Frequently Asked Questions

The only bad question is the one you didn't ask
As Sara Gruen wrote, “Keeping up the appearance of having all your marbles is hard work, but important.” We’ll help you look like you have all your marbles with this convenient list of frequently asked questions (and the answers, of course). Let us know if you have other questions by using our convenient feedback form.

Do I get to choose where I live if I'm in the public assisted living program?

Unfortunately, in most cases when you’re in the public system you have no choice regarding where you get to live. You are placed where the system finds a space open. It could be in a community you don’t even know. We recommend planning before these situations are forced upon you so that you can make the decisions that you want for your life, or for those of people you love.

What kind of advice do you give?

Our business revolves around recommending retirement residences for independent living. Our 100-point evaluation determines your wishes and that information is used to help find the ideal residence for the needs you expressed. Like a real estate agent who helps direct you to homes you might like, we only show you what’s out there. It’s entirely up to you from that point on as to where you choose to move. We recommend that you make your final decision very carefully, as you would with any major decision in life.

What's the difference between independent living and assisted living?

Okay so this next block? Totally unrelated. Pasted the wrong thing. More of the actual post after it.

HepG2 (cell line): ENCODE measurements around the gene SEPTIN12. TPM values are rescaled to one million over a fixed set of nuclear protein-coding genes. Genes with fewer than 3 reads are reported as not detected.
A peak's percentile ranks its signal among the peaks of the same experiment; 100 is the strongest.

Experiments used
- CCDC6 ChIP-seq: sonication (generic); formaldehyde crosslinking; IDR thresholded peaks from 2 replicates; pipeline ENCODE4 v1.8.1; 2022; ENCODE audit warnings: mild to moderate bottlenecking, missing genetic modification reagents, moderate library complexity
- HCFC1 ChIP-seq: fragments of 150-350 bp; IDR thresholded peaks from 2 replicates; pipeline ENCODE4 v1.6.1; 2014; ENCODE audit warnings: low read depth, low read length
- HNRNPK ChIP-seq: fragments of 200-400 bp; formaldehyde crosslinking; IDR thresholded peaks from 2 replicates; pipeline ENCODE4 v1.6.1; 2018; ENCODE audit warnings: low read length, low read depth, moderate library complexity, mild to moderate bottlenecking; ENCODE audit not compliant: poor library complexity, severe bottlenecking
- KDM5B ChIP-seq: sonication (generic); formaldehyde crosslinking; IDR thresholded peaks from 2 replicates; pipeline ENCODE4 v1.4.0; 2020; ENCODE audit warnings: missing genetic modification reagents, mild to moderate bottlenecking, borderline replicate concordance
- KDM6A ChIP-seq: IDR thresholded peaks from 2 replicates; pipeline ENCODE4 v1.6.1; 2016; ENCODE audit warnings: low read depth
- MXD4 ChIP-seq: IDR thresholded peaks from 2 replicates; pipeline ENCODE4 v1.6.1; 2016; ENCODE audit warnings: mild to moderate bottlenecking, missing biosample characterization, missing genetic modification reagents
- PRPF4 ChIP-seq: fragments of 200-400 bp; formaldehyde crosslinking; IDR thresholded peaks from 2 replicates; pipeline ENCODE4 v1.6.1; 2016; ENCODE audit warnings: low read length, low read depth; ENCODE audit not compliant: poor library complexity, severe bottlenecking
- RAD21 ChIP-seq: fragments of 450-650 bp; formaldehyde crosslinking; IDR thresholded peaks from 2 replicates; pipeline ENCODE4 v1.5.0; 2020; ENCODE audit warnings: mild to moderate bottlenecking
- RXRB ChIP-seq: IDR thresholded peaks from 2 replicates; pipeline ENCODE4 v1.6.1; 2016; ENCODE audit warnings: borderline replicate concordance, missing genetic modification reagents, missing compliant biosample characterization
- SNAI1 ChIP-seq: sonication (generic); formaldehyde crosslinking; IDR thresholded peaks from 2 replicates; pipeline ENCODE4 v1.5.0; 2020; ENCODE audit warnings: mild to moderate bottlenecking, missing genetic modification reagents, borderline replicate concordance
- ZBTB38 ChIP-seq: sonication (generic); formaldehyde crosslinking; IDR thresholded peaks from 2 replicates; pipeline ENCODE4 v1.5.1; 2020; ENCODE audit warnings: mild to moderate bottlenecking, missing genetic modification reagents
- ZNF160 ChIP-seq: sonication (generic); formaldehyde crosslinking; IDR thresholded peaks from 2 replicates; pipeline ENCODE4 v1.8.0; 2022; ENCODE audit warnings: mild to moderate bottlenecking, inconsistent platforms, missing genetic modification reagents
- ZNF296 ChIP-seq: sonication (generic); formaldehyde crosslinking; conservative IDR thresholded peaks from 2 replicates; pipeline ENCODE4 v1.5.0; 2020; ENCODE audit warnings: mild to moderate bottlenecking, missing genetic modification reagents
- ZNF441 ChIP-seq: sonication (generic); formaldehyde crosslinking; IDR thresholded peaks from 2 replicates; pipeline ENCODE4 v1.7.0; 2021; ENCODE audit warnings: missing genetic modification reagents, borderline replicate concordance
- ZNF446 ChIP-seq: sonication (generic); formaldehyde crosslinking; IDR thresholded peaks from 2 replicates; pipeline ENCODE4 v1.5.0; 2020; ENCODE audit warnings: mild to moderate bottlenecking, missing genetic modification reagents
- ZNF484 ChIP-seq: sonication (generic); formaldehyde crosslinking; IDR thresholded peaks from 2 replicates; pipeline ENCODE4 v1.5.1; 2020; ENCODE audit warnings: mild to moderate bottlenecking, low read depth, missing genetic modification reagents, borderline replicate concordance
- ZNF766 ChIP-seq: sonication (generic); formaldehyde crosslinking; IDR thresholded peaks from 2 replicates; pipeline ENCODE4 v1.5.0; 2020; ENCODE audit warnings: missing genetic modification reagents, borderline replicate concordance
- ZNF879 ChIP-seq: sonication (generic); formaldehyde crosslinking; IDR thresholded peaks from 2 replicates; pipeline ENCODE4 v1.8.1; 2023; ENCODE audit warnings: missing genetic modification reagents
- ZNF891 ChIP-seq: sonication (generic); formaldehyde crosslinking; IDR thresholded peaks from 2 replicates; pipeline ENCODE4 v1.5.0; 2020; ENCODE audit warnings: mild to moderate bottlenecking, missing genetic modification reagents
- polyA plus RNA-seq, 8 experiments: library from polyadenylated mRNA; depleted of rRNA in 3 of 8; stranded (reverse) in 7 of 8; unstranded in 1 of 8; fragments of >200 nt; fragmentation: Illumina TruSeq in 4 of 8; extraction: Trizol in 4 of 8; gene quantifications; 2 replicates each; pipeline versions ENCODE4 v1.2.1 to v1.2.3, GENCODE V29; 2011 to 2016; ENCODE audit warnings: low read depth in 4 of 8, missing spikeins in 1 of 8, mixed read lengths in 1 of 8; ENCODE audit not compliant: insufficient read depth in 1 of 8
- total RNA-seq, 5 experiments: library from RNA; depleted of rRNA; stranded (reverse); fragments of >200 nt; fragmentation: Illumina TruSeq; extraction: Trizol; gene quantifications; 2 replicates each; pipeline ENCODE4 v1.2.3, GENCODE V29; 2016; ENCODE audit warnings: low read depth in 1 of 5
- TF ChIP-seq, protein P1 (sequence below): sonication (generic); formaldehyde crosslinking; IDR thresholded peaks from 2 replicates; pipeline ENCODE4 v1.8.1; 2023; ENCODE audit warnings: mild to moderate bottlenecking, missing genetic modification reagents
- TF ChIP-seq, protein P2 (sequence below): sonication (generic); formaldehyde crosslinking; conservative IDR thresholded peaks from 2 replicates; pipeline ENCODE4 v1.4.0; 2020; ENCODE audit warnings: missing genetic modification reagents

Definitions change depending on the perspective of the people who deal with seniors. The differences usually have to do with the level of support you need. Golden Transitions uses the following definitions (which may be different from those of health authorities or other organizations):

With independent living you’re giving up a large home and moving into a smaller, more efficient residence that’s more manageable for people when they age.

Supported living is when you need support from a family member. It could be simply having a family member or someone else coming by when you need to travel somewhere because you are no longer driving.

Assisted living is the next level up where you could have a nurse coming in daily to give you medical support, or someone looking after you on a more frequent basis because of health issues.

Needs that go beyond assisted living are referred to as complex care. These can include intense medical care for issues such as Alzheimer’s.

How much does a retirement residence cost?

Costs can range anywhere from $1600 per month to over $6000 depending on location, size of suite and amenities.